NOTE: If you missed the ritual for the end of Lughnasadh and beginning of Samhain, you can find it in last Wednesday’s reflection. This link will take you there.
The feast that begins Samhain (pronounced SOW-en) is All Hallows Eve (or Halloween) on the night before All Saints Day. It is one of the four greater holy days of the year — the cross-quarter day that falls between the autumn equinox and the winter solstice. The veil between this world and all others is very thin at this time and many cultures honor and celebrate the ancestors who have gone before us in life and in death. It is appropriate on this night to set out wine and a plate of lovely fall foods (nuts, apples, sage, pumpkin bread or cookies) to welcome the spirits of your loved ones who are no longer caught in the web of time.
Samhain marks the beginning of winter and the beginning of the year in the old Irish calendar. The last herbs are gathered, along with the nuts, and stored for the fallow months ahead. As the harvest of the earth’s bounty ends, we become fully aware of the bare fields and the bare trees. This is an annual invitation to embrace the awareness that death is an essential aspect of existence, and – in accepting this part of the cycle in our own life – we open ourselves to the possibility of new life (rebirth). There is a freedom that comes with releasing our fear of endings, and a clarity which brings deeper wisdom. Tuning our spirits to the seasonal energy, we enter fully into the fallow time, welcoming the months of intentional rest and renewal. It is worth attending to our dreams and to honoring the darkness rather than seeking to drive it away. During these months, you might be interested in reading Paul Bogard’s intriguing book, The End of Night, which addresses some of the ways in which our age of artificial light have wrought havoc on our health, our psyche, and the world around us.
During this time, as you refresh and reorient your altar or meditation space, you may want to devote the month of November to the Mexican tradition of the Day of the Dead. Marigolds –with their brilliant color and their spicy odor – are especially beautiful to include. Photos of beloved foremothers and forefathers, candles in fall colors or scents, an arrangement of harvest grains, nuts, and herbs, all set on a fabric drape woven of wool, can be a place of peace and quiet reflection as we move toward the longest night of the year. As you greet December, you may want to choose simpler colors (natural browns, creams, greys) and a starker space with less scent. A particularly beautiful branch or dark evergreens may quiet your spirit (especially amid the incessant static of the world preparing for the frantic consumerism of the anything-but-holy-days.)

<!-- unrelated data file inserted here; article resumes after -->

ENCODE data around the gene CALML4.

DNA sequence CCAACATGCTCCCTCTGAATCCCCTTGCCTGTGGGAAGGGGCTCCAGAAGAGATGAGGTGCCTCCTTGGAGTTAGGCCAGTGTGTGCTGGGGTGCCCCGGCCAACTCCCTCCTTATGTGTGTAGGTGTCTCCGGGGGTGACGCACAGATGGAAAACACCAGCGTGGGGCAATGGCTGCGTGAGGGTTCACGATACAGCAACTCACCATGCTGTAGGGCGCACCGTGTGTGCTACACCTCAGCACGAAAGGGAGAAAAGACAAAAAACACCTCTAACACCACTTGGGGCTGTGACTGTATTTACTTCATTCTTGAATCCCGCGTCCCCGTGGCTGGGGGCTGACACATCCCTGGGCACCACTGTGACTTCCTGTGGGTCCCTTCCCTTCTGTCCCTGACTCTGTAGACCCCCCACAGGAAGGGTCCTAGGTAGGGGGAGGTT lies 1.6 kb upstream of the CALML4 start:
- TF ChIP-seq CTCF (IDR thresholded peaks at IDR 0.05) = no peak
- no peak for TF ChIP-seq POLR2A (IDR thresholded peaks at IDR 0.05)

Take time to reflect on what may be dying in your own inner life. What has fulfilled its cycle of existence and is now ready to be turned under to become nourishment for new growth. In the same way that we can discern the bones of the trees in this season, the strong underpinnings of the exuberant growth we notice in other seasons, we can also observe the essential underlying bones that support our own unique being. This season is an invitation to seek clarity around values and visions.
At least once a week, sit quietly (perhaps in the dark where there are fewer distractions) and take some time to commit yourself to asking questions that invite you to face the deep, fertile places within, including the place of your own mortality. Not all darkness is our enemy…although you wouldn’t know it from the number of lights we switch on at sunset.
If the following prayer inspires you, use it to conclude each meditation time.
I call upon the nine gifts of winter
to gather me into this day
and prepare me for the night:
bareness of branch,
fallowness of field,
clarity of air,
shortness of day,
silence of snow,
challenge of cold,
deepening of reflection,
wisdom of dreams,
refreshment of sleep.
Nine gifts to welcome me
into the peace of blessed renewal.
May your Samhain be profound and centered this year.
Text © 2014, Andrea La Sonde Anastos
Photos © 2014, Immram Chara, LLC
Today, November 1, the seasons switched on the website and in the Etsy shop (from Lughnasadh to Samhain). New pictures went up on the home page and blog page, three new sets of cards as well as one set of holiday cards and a set of six bonsai cards (and prints from those photos) are available, and a new piece of art – as well as new art in the Archives – are featured. If you haven’t had a chance to do so yet, click the link(s) and check them out.